Are You Confusing Love and Respect? Respect Comes First
Love and respect are intimately connected–but respect comes first
Respect and love are not things we think of much in our marriage until they aren’t there anymore. Neither of these things disappear in a single day, and the drain can be so slow that we are surprised when they’re gone. You find out your spouse has been doing something behind your back, or your spouse treats you so badly that you are shocked, hurt, and overwhelmed. Some of the ultimate acts of disrespect are affairs and abuse. But, there are many lesser acts of disrespect such as secrecy, lying, misusing money, flirting with others, not listening, and not caring. Done repeatedly, these acts of disrespect can take a marriage past the point of no return. If you are feeling like your spouse is loving you less, it’s a pretty good bet that he or she is respecting you less, too.
Your Spouse is Not to Blame
The main thing to understand about respect is that respect is earned. To illustrate this, think for a moment about someone you disrespect. Maybe it’s a coworker, family member, or an old classmate. Then, think about why you disrespect that person. I think you will find that the reason you don’t respect him or her is because of the way that he or she talks or behaves. Perhaps that person frequently lies, nags, or mistreats others. I don’t think you will say, “I disrespect him because there is a deficiency in me. He deserves my respect, but I just can’t give it.” And, you would find it hard to love that person. You might be able to have some nice behavior toward him or her, but internally it would be a struggle. Most likely, you would avoid him or her as much as you could. This is precisely what happens in marriages. If you tell me your spouse avoids you, I will know right away that he or she doesn’t respect you.
How You Lost Your Spouse’s Respect
Ironically, you don’t need to have done anything bad to your spouse to lose his or her respect. You can lose respect merely from allowing him or her to do something bad to you. This is the number one reason that I am not a fan of the being patient, or wait and see method of dealing with problems. While you are being patient with his or her behavior, he or she is losing respect for you. It’s a little bit like standing up to bullies. If you effectively stand up to a bully, you will get respect and the bullying will stop. But, if you are patiently loving with bullies, they will bully you worse. It’s true if the bully is a coworker, and it’s true if the bully is your spouse. It’s true if the bullying is starting rumors about you or making promises and not following through. It’s also true for lying to you about his/her Facebook activities, or making threats about leaving you. All of these things that your spouse does call for a response from you that will build his or her respect.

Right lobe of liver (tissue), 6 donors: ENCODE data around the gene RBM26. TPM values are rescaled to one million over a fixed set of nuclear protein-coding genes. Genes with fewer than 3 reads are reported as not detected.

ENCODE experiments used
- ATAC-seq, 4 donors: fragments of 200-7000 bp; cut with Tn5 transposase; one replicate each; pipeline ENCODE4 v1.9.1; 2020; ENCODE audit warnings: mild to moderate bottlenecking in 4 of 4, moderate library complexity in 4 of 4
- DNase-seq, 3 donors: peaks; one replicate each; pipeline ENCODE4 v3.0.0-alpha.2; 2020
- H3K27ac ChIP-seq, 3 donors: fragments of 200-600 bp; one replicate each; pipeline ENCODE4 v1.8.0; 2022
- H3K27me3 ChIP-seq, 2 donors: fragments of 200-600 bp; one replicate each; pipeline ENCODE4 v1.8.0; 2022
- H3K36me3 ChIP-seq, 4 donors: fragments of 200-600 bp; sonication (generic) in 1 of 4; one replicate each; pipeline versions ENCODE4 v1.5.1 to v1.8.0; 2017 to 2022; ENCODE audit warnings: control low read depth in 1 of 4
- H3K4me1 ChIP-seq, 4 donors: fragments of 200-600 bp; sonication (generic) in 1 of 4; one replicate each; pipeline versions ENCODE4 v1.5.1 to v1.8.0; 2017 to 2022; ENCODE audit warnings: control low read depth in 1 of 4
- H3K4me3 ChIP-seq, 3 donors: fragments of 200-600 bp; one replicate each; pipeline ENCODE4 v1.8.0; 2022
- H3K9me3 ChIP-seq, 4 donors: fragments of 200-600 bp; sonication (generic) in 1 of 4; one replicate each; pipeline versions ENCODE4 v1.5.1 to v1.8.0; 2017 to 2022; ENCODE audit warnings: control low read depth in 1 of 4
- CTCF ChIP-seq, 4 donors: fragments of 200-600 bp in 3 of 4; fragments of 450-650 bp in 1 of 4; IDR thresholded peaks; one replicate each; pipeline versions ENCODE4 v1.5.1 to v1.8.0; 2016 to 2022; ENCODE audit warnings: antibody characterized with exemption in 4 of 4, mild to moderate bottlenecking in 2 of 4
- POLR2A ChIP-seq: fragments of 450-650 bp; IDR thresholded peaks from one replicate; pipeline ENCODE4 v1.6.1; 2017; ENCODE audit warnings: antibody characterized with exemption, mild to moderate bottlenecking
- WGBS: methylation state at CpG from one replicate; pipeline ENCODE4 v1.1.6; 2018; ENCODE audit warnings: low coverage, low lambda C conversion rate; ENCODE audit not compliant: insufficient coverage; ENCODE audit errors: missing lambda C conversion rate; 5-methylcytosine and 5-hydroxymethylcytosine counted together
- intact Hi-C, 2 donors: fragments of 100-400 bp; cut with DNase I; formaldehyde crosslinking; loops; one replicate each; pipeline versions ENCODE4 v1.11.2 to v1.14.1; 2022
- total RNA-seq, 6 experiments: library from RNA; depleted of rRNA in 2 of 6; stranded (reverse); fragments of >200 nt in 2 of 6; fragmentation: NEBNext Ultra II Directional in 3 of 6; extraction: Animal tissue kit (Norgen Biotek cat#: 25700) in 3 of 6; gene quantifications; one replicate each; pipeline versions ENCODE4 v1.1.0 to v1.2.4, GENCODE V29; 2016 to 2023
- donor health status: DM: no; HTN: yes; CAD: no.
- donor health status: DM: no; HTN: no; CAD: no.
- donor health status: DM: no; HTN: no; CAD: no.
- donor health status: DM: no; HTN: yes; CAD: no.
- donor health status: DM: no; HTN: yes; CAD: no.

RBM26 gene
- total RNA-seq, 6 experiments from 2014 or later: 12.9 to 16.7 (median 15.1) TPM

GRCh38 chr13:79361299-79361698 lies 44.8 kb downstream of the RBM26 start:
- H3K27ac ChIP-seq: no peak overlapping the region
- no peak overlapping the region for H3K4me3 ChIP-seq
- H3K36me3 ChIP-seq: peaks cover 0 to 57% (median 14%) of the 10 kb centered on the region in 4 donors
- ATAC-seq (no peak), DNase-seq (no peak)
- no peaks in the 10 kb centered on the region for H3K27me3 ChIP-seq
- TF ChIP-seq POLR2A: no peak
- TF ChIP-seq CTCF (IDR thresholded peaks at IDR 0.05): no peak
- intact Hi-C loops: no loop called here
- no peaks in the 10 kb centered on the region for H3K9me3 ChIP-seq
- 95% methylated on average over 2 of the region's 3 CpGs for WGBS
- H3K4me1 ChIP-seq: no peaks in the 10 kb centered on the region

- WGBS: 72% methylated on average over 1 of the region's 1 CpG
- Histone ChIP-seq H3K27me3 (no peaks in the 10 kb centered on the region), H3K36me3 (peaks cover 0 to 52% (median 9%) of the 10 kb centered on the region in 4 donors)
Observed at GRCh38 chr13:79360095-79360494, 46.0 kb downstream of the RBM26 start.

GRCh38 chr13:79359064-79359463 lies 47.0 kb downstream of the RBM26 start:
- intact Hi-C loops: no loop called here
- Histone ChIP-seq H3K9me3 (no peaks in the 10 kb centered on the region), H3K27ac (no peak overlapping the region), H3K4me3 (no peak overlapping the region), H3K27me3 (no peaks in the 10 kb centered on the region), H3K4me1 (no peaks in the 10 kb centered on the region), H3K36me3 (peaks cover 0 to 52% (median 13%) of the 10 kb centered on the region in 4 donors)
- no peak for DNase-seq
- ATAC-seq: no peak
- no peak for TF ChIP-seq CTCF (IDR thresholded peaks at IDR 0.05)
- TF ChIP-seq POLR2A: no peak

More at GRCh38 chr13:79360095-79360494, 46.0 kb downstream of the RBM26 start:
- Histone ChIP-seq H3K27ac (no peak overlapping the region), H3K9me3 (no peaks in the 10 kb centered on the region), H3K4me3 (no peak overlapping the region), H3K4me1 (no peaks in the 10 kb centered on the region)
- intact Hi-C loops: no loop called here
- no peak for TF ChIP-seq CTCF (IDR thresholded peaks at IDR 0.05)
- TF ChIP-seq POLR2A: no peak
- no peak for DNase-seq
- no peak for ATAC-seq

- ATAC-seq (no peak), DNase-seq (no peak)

Another Way to Think About How to Get Respect
Sometimes it’s easier to understand how respect is earned if we use the example of parenting. If parents are loving and patient while their children are misbehaving, children’s behavior will get worse and worse. Eventually, the parents will act, but there will be so much disrespect for them at that time that there will be a terrible struggle. Parents who set and maintain rules, while still being loving, get respect and love from their children. Parents do not get respect from their children by getting revenge on their children or by threatening their children. If you love your parents, it’s likely that they showed you love, but set limits that you couldn’t violate. And, if you don’t love your parents, it’s likely that they either let you do whatever you wanted (i.e. they didn’t care), or set limits without giving you love (i.e. they didn’t care). Isn’t it interesting that either all love or all rules ends up making it seem like people don’t care? To get and maintain your spouse’s respect and love, you need to earn his or her respect with healthy boundaries and loving behavior.
Beware of Bad Advice Like Being Patient, Giving Space, or Making Him or Her Jealous
Because you must be loving and have healthy boundaries, much of the popular advice about dealing with spouse’s misbehaviors is terrible. I have heard all kinds of ridiculous things that people have learned from the internet or their friends. For example, some people believe that if their spouse is having an affair, they should date people too, to make their spouse jealous. Well, even if they succeed in making their spouse jealous, they lose their spouse’s trust along with the respect they already lost. After such foolish actions, reconciling may not even be possible. Another popular belief is that giving space is the way to go. Giving space will calm things down, but because there is no healthy boundary and no loving behavior (giving space is not loving), disrespect grows, love fades, and the marriage gets worse. If you think that giving space is loving, go back to the parent-child example. What loving parent would give their child space if he or she was doing something destructive?